Cuckoo Clock Face with Soap Bubble -- Am I On The Right Track?



Please tell me if I’m going about this the best way.

I’m modeling the face of a cuckoo clock for my next design, a Modern Quilt Cuckoo Clock. Since it’s a quilt, the lines are like stitching, so the “fabric” with the batting behind will puff up a bit between the stitching.

The circles on the top left are also stitching so they will puff. The circle in the center toward the bottom will be the clock face which will puff. And there’s a cuckoo door missing. But for now, I’m trying to figure out how to best go about this.

I drew this out and made it a group. Then I drew a long rectangle on top of the next to the right-most long rectangle and moved it. Used Soap Bubble to puff it.

Then I did the next strip going left, which had a bite out of it for the clock face.

Am working my way along.

My plan is to put all the parts together after I puff them all, and make it one piece for a CNC machine.

There are some quilt blocks that will be make separately and glued on. And some animated pieces that will do their thing via linkage and holes above the surface, so this is the base.

Does this sound like a good plan?




I would HIGHLY recommend some visual aides. While I can kind of make out what you are trying to do, a picture or a .SKP file of what you have got, so far will go way further and yield better help that trying to describe what you are planning.



Duh! Got interrupted and forgot to attach it.Thank you for the reminder. Would a Sketchup file be


Yes, I would think so. I am still struggling a bit to work out what the diagram means so seeing it in even an early stage of 3D would help, I think.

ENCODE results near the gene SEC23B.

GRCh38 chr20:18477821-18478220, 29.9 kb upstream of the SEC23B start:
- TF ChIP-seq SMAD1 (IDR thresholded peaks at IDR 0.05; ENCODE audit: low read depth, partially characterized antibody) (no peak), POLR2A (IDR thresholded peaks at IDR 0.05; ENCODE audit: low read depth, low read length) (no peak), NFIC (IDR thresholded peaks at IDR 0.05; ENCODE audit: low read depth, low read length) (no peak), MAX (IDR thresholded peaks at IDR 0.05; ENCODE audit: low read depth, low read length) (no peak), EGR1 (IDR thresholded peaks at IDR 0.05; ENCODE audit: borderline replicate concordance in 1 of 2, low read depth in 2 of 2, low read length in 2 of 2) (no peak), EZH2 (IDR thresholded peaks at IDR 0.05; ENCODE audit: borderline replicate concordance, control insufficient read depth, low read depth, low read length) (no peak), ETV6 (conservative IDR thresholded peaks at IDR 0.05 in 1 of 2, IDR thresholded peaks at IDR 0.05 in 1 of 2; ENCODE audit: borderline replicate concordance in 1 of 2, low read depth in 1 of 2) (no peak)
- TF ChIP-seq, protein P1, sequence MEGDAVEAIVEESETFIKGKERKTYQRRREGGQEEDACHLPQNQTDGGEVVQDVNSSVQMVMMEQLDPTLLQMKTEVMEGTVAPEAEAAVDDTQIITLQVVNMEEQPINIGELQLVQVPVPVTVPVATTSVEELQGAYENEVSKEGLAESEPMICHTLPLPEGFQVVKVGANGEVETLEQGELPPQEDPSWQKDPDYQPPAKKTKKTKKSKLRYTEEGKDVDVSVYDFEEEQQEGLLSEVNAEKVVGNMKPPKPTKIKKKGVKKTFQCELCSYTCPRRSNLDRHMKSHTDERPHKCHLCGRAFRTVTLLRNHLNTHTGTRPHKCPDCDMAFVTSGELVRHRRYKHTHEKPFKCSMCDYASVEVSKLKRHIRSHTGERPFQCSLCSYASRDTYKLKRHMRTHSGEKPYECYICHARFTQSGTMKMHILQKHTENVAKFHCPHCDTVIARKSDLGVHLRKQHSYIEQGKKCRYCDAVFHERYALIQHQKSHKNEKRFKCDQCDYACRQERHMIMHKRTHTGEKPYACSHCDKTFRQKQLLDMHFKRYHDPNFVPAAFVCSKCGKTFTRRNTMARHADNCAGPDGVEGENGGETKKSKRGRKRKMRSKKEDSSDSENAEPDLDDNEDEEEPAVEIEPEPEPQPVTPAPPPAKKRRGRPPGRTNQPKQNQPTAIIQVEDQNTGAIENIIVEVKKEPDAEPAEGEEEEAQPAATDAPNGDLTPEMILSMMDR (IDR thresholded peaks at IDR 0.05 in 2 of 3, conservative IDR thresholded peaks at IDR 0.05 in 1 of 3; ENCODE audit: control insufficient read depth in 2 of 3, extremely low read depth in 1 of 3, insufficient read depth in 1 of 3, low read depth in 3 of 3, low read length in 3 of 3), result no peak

Presumably the four strips on the right will fit above and to the right of the small circle in the big rectangle, which is the clock face - is that right? And the small square-ish grids on them are the rows of stitching you refer to, smaller on the left hand pair than the longer right hand ones?


Modern Quilt Cuckoo Clock.skp (1.2 MB)

The strips to the right are the pieces that I traced and will put back together to make the quilt/clack face. The purpose of duplicating them is to puff them up with Soap Bubble.

That strip up above all of it, yellow and white patch work, goes on the right side in that blank section. It’s been puffed.

So the lines are a result of Soap Bubble. Haven’t gotten to smoothing them. next thing to learn.

I’ve attached my design to help you all get the idea. The pinwheel to the left bottom will move when the cuckoo goes off. And of course, the cuckoo door (center topish pinwheel) will open.


It’s looking good already.

To make it easier to Smooth the quilted surfaces, make one of your identical quilt squares into a Component, not a group, and replace the other identical Groups with copies of that component. That way, you just have to R-click/Smooth/Soften edges to one component, and the others will all be smoothed at the same time.

Otherwise, you have to repeat the process for each Group individually, a great waste of time.


That’s so helpful! I’m making good progress!

After smoothing I still have some cleaning up to do. But I can’t get rid of those lines by selecting them and hitting delete or with the eraser tool, even with Control held down – deletes the whole thing. Is it a function of having been made in Soap Skin Bubble?


Select them again, and Soften/smooth, but look at the slider and increase the angle - that should fix it. On my phone at the moment but will check on computer shortly.

I can’t see it being a result of using Soap Skin Bubble.


Figured it out. I am working super small. My quilt pieces are 3/4" wide for example. Soap Skin Bubble leaves out snippets along the edge of the skin when working at such a small scale. So I just tried making one of my shapes much larger, measuring in feet, bubbling it, then scaling it back down to my puny size that I need. So far so good!


That would have been my next suggestion - glad you figured it out yourself. Anything like SSB or the native FollowMe tool that creates very small geometry in SU may fail, since SU merges points a very small distance apart and hence may fail to create small edges, though it can preserve them when scaled down.


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